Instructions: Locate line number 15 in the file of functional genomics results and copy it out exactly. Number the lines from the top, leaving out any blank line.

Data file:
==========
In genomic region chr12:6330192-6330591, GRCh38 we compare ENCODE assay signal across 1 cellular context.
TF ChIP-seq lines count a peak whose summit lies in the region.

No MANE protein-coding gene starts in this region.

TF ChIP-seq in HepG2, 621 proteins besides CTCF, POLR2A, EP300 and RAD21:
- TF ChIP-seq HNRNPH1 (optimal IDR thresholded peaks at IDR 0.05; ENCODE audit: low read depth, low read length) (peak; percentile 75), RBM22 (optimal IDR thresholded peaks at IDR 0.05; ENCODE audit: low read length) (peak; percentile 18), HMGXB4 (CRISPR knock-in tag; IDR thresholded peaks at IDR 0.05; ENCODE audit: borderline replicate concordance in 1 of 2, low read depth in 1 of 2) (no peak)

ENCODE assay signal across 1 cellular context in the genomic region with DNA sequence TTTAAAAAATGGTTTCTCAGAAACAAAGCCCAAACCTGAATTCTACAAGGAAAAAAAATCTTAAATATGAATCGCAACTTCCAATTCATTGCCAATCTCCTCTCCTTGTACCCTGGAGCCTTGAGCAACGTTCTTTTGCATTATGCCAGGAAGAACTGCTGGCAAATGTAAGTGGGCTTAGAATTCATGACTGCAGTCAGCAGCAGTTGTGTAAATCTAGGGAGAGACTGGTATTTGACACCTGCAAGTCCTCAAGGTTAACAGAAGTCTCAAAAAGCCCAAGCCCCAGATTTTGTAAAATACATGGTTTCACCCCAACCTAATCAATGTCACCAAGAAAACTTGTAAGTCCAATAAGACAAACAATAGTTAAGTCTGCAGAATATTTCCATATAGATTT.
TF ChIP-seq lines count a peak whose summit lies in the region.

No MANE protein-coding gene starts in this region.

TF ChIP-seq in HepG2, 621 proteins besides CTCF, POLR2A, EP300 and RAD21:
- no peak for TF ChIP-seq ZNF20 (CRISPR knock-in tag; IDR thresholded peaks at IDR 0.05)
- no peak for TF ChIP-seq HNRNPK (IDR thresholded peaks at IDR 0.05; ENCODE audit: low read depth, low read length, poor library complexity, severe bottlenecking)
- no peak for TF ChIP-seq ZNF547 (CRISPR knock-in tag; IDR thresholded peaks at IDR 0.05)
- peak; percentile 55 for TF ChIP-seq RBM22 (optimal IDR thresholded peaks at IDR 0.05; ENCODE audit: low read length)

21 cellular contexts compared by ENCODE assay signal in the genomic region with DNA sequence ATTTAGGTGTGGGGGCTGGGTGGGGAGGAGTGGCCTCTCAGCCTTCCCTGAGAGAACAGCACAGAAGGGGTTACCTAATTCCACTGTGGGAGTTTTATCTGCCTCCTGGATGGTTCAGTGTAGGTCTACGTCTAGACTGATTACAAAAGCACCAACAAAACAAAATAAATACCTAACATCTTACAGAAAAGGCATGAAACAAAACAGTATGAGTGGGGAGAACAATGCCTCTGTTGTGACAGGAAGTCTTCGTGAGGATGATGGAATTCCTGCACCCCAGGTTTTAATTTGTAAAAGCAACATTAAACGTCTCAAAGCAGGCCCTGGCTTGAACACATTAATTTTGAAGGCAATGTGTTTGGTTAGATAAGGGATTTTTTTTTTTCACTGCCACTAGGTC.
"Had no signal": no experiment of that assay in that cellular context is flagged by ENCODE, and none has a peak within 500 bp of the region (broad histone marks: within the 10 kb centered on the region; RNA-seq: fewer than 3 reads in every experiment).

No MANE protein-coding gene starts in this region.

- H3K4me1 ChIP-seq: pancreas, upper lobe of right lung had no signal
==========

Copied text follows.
"Had no signal": no experiment of that assay in that cellular context is flagged by ENCODE, and none has a peak within 500 bp of the region (broad histone marks: within the 10 kb centered on the region; RNA-seq: fewer than 3 reads in every experiment).